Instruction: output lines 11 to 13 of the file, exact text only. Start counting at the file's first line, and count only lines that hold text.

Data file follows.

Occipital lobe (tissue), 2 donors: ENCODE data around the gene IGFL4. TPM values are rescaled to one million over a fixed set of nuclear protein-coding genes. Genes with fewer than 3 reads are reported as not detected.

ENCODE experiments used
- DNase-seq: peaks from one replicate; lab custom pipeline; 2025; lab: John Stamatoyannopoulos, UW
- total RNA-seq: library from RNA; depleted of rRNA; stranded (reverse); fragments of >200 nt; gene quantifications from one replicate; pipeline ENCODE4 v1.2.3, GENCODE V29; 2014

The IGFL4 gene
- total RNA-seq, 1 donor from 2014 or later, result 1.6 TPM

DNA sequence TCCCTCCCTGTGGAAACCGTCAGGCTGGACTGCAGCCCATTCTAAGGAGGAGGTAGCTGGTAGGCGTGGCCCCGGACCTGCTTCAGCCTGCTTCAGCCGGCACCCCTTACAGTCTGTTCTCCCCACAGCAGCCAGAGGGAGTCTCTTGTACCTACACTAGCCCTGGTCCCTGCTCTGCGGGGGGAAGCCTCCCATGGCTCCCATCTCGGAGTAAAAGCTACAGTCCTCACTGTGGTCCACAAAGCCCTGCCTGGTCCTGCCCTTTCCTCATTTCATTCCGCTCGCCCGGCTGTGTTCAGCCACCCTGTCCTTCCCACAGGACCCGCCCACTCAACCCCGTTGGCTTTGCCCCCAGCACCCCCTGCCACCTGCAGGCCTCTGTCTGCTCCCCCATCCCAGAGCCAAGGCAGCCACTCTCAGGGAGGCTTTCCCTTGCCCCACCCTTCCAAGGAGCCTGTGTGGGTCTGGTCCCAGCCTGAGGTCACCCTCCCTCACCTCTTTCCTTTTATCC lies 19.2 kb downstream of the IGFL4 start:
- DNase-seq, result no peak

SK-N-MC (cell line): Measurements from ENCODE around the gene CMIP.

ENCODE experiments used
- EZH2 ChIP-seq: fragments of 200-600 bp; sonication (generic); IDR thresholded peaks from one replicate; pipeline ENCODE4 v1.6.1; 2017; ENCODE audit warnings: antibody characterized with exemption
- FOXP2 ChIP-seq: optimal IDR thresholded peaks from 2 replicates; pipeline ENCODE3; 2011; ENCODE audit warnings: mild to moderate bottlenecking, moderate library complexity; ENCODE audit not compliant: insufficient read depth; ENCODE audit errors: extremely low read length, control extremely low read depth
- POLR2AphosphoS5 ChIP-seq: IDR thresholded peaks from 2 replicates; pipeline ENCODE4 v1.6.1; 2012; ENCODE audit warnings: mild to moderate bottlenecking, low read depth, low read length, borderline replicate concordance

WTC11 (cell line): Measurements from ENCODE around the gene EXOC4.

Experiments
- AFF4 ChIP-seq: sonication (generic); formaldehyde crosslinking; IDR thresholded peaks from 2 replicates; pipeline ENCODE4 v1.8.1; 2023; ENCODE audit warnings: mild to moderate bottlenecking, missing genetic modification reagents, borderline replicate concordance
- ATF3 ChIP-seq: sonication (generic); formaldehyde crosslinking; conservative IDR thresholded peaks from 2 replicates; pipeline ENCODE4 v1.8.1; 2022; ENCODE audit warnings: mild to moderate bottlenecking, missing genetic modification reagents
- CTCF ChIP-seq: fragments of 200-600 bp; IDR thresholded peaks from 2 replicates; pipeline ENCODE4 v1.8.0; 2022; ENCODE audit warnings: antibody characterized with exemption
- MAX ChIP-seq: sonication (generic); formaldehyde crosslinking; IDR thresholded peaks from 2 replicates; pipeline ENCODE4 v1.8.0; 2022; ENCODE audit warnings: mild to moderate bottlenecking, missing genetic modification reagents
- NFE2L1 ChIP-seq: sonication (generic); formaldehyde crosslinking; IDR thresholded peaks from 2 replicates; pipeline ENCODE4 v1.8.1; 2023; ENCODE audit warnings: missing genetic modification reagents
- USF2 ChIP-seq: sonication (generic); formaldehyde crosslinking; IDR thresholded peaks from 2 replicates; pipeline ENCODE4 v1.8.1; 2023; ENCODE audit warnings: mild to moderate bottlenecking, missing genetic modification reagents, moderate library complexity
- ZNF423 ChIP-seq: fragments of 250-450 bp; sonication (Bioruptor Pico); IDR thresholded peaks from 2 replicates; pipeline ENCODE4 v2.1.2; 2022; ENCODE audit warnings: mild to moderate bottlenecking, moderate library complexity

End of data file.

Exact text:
- EZH2 ChIP-seq: fragments of 200-600 bp; sonication (generic); IDR thresholded peaks from one replicate; pipeline ENCODE4 v1.6.1; 2017; ENCODE audit warnings: antibody characterized with exemption
- FOXP2 ChIP-seq: optimal IDR thresholded peaks from 2 replicates; pipeline ENCODE3; 2011; ENCODE audit warnings: mild to moderate bottlenecking, moderate library complexity; ENCODE audit not compliant: insufficient read depth; ENCODE audit errors: extremely low read length, control extremely low read depth
- POLR2AphosphoS5 ChIP-seq: IDR thresholded peaks from 2 replicates; pipeline ENCODE4 v1.6.1; 2012; ENCODE audit warnings: mild to moderate bottlenecking, low read depth, low read length, borderline replicate concordance